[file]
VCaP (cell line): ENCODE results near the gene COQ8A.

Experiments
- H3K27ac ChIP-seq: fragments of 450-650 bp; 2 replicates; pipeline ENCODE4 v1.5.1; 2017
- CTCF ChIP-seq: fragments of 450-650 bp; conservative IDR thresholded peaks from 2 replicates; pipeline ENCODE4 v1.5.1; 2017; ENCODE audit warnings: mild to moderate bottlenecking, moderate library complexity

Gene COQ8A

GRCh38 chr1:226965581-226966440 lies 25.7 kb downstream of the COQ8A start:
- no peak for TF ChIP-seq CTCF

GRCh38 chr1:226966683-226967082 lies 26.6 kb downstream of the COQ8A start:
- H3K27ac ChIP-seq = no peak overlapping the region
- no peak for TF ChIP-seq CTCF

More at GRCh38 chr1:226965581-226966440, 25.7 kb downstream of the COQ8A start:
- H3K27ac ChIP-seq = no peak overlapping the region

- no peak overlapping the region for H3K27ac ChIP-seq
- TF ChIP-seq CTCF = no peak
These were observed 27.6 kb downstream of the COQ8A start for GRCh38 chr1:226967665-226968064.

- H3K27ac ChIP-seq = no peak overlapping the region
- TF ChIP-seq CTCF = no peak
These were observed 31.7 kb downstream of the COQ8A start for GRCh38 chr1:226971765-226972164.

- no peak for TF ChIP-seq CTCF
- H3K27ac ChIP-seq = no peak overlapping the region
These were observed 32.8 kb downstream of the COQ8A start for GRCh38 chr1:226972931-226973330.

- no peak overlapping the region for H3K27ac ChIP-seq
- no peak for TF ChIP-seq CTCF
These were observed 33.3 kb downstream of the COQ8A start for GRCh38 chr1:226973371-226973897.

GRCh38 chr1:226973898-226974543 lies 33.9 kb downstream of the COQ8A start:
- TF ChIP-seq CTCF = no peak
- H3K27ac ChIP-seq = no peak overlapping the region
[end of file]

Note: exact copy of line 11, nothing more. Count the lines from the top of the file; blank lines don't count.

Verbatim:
More at GRCh38 chr1:226965581-226966440, 25.7 kb downstream of the COQ8A start: